Fiona Cram

Māori wellbeing is the foundation of Māori development, yet Indigenous peoples (including Māori) are often invisible in universal measures of wellbeing. In 2006 Mason Durie outlined Māori-specific measures of wellbeing, built upon Māori understandings of what constitutes a “good life”. Following Durie this paper describes developments in the culturally responsive measurement of Māori wellbeing. [ Continue Reading ]

MAI Journal 2014: Volume 3 Issue 1

mai journal

A new issue of MAI Journal is out. The focus of this Issue is outlined below: This latest issue is composed of five articles, one Commentary and three book reviews. The articles traverse issues concerning environmental impact, Māori wellbeing and research, education in an indigenous tertiary context and mātauranga Māori in the sporting arena. In their article “Restoring the mauri to the pre-MV [ Continue Reading ]

Collection and Governance of Data: Much to Learn

There is an extensive history of research projects with Indigenous communities around the world where the projects were based on Western epistemologies and were neither collaborative, nor community- based.This editorial introduces the International Indigenous Policy Journal's special issue on the governance of Indigenous information. The issue opens a dialog about how data can be collected and [ Continue Reading ]

Te Kupenga: first survey of Māori wellbeing

Te Kupenga

Most Māori think their whānau is doing well, according to results May 6th from Statistics New Zealand’s first survey of Māori well-being, Te Kupenga. Results from the survey showed that 83 percent of Māori said their whānau was doing well. It also showed that 89 percent of Māori knew their iwi and 55 percent of Māori had some ability to speak te reo Māori. “The survey results will help give an [ Continue Reading ]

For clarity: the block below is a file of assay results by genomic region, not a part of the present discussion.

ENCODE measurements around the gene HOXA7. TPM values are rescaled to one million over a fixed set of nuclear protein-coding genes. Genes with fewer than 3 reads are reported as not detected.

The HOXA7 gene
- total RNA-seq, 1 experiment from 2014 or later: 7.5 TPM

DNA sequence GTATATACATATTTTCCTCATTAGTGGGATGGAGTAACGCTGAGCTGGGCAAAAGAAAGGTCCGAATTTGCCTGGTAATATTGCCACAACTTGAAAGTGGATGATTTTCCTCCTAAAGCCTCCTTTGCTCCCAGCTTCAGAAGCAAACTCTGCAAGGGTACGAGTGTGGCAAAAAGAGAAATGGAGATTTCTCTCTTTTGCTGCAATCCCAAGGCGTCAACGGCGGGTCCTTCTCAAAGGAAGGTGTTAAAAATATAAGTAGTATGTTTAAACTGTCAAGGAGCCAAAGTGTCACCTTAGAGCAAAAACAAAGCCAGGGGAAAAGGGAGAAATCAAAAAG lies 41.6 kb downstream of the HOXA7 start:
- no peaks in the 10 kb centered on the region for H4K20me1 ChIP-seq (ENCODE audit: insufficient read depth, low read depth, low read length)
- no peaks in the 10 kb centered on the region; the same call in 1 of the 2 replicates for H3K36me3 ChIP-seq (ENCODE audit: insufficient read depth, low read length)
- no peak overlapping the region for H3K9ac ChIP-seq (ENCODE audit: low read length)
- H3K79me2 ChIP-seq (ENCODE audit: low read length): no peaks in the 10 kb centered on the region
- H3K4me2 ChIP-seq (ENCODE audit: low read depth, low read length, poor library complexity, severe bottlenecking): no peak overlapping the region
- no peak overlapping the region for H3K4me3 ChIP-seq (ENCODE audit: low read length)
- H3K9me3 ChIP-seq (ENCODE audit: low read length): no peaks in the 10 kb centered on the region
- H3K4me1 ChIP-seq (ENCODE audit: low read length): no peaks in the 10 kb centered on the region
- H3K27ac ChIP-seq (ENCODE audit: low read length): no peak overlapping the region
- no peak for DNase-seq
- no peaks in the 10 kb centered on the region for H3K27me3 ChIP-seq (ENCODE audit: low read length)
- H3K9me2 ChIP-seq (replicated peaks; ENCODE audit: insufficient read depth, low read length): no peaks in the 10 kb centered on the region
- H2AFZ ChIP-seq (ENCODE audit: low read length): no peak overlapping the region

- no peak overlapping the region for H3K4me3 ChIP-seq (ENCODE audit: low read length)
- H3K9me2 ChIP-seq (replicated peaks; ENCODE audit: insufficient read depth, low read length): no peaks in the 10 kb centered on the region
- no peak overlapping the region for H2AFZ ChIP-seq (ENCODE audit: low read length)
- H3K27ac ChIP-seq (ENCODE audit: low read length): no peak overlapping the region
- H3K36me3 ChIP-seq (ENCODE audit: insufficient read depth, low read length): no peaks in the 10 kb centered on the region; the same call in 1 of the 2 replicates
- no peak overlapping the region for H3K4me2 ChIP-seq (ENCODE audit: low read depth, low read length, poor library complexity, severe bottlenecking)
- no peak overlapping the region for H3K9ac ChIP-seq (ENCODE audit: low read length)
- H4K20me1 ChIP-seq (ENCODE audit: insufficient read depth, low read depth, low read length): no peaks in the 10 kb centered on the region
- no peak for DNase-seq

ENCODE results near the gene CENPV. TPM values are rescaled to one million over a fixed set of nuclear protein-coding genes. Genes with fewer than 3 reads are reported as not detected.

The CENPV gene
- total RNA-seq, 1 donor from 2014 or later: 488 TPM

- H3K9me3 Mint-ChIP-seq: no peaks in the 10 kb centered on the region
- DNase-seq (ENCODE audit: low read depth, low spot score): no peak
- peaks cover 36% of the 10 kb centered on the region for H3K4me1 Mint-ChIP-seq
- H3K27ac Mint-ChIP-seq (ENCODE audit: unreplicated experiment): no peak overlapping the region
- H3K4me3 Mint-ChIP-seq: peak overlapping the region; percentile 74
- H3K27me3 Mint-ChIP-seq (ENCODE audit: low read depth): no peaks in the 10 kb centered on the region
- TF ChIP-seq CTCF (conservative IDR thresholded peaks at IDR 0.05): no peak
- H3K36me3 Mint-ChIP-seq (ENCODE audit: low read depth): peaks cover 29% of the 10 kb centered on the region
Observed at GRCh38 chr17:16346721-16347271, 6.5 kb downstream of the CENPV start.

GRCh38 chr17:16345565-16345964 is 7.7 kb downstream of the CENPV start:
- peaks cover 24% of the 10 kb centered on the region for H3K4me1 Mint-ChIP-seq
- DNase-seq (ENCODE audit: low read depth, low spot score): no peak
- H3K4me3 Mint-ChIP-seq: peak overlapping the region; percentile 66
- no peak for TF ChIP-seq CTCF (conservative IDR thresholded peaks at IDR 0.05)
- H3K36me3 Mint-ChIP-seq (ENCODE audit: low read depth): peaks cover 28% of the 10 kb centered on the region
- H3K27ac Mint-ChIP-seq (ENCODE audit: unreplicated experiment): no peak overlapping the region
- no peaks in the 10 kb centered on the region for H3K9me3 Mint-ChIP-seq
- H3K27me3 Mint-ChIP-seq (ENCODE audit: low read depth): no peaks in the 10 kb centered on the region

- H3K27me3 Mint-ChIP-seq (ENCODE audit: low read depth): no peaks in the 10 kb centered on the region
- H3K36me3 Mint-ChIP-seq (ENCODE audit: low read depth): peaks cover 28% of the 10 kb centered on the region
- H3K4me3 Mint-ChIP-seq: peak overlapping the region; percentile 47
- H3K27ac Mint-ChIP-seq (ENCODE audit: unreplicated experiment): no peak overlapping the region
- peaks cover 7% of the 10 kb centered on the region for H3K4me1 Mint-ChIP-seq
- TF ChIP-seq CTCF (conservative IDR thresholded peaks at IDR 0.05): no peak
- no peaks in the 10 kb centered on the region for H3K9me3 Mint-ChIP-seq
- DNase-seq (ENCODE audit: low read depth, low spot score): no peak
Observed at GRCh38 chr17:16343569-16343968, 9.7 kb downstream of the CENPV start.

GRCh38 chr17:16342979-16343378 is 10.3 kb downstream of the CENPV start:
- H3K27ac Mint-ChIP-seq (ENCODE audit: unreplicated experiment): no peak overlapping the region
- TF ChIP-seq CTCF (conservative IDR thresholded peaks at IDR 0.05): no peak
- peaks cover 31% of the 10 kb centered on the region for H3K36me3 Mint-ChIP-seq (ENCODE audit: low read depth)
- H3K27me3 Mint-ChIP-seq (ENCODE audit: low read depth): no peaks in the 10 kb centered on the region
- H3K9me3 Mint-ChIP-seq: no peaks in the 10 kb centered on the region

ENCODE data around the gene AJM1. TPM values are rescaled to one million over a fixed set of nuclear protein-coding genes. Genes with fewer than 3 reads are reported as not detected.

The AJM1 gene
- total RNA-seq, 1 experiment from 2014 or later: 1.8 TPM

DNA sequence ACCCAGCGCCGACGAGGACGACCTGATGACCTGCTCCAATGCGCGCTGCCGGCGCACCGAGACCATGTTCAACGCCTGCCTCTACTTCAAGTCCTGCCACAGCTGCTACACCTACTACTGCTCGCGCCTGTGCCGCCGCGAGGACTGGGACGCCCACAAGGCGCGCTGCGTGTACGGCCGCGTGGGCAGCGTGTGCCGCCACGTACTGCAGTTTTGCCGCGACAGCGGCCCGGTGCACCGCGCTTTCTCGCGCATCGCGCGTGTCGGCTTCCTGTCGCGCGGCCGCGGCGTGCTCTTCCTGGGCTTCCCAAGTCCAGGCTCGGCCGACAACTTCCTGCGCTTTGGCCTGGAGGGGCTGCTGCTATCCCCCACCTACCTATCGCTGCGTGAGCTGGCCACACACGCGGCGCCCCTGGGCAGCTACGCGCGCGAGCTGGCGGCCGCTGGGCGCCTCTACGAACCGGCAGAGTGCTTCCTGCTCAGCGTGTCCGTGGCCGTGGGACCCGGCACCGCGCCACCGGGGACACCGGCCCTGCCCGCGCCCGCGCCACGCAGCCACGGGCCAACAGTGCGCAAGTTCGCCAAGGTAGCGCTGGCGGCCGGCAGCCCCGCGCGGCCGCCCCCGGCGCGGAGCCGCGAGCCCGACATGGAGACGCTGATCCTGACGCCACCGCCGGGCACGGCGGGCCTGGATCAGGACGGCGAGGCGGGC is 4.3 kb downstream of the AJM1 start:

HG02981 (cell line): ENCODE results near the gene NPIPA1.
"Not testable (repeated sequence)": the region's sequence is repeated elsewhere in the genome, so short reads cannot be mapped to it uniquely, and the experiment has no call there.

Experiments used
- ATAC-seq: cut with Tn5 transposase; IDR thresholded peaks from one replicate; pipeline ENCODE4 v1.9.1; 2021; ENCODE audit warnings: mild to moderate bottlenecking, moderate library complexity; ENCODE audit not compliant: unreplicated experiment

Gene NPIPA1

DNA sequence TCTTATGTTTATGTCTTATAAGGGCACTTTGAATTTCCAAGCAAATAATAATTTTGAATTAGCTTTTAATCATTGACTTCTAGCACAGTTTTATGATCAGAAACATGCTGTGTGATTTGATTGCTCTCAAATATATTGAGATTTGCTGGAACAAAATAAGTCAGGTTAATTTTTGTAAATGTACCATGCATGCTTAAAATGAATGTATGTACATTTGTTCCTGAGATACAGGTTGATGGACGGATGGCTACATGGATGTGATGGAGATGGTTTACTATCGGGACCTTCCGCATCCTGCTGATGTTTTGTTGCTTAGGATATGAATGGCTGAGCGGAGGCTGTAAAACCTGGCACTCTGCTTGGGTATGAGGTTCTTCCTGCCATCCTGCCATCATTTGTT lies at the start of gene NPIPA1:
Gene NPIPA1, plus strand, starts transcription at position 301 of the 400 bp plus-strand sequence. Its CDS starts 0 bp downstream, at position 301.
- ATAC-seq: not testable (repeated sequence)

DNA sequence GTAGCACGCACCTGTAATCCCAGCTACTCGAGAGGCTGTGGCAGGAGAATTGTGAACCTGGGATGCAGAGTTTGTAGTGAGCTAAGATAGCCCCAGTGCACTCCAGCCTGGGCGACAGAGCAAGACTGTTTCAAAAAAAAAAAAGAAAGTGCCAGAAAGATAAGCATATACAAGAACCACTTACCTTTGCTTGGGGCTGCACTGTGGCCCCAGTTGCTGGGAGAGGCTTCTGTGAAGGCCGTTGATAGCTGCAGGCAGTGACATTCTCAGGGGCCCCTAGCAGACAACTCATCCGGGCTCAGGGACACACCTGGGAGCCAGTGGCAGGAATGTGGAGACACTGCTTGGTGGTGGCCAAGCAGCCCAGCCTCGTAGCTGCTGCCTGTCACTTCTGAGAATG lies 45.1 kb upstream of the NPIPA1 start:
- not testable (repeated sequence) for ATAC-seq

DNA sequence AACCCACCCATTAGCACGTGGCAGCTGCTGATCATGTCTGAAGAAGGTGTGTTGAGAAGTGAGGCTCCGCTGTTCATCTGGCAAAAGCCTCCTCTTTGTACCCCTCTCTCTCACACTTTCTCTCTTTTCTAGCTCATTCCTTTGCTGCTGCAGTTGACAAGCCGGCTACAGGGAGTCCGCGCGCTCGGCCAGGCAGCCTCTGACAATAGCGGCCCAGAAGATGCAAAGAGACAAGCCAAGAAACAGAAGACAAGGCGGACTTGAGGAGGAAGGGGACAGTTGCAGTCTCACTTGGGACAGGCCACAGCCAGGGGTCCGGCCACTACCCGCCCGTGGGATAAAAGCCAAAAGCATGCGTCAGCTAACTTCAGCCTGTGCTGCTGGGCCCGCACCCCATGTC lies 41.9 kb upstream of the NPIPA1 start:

Event: Conducting Evaluation in Cultural Contexts Other Than Our Own


Education Review Office Thursday, 19 June 2014, 5.30-7.30pm ERO, Level 5, URS Building,13-15 College Hill, Ponsonby A presentation on  evaluating in cultural contexts other than our own. It is to be run by ANZEA, the Aotearoa New Zealand Evaluation Association. The discussion What challenges do evaluators face when working in cultural contexts they are not so familiar with? What moral [ Continue Reading ]

Exhibition: Ngā Kura a Hine-Te-Iwaiwa


Opening: 5.30-7.30pm, 13th May, 2014. Running time: 14-27 May, 2014. Venue: Creative Waikato, 131 Alexandra street, Hamilton. An exhibition of finely woven taonga that celebrate the skill and dexterity of a diverse group of weavers, honouring Te Pā Harakeke. Te Pā Harakeke represents whānau wellbeing and the importance of nurturing our tamariki. Ngā Kura a Hine-Te-Iwaiwa reflects on the [ Continue Reading ]

Socially Constructed Teen Motherhood: A Review

iipj 2

This article reviews literature on the gradual construction of teenage pregnancy as a social issue in North America. It shows how teen motherhood emerged not as an issue unto itself, but as a microcosm of numerous, closely intertwined phenomena including: the evolution of Western views on human sexuality and gender roles; the place of religious values in society; and the emergence of various [ Continue Reading ]

Navigating the Tide Together: Early Collaboration between Tribal and Academic Partners in a CBPR Study

Pim 2014

Community-based participatory research (CBPR) approaches stress the importance of building strong, cohesive collaborations between academic researchers and partnering communities; yet there is minimal research examining the actual quality of CBPR partnerships. The objective of the present paper is to describe and explore the quality of collaborative relationships across the first two years of the [ Continue Reading ]

Kaupapa Rangahau Workshop Series

npm workshop series

Dates: June 30th –  September 24th Workshop 1- June 30th  - 9am to 3.30pm Kaupapa Māori Theory Workshop 2- August 4th – 9am to 3.30pm Kaupapa Māori Methodology Workshop 3- September September 5th – 9am to Kaupapa Māori Methods: Qualitative Workshop 4- September 24th – 9am to 3.30pm Kaupapa Māori Methods: Quantitative The workshops will provide Māori researchers with [ Continue Reading ]

Hei oranga Māori i te ao hurihuri nei: Living as Māori in the world today—An outcome of kura kaupapa Māori

mai journal

Kura kaupapa Māori provide a unique primary school education in which children are immersed in a Māori language and cultural environment with the aim of enabling graduates to "live as Māori" within the wider world. The notion of "living as Māori" is a complex idea, but even more complex is the practice of living Māori cultural values because New Zealand society is governed by the English language [ Continue Reading ]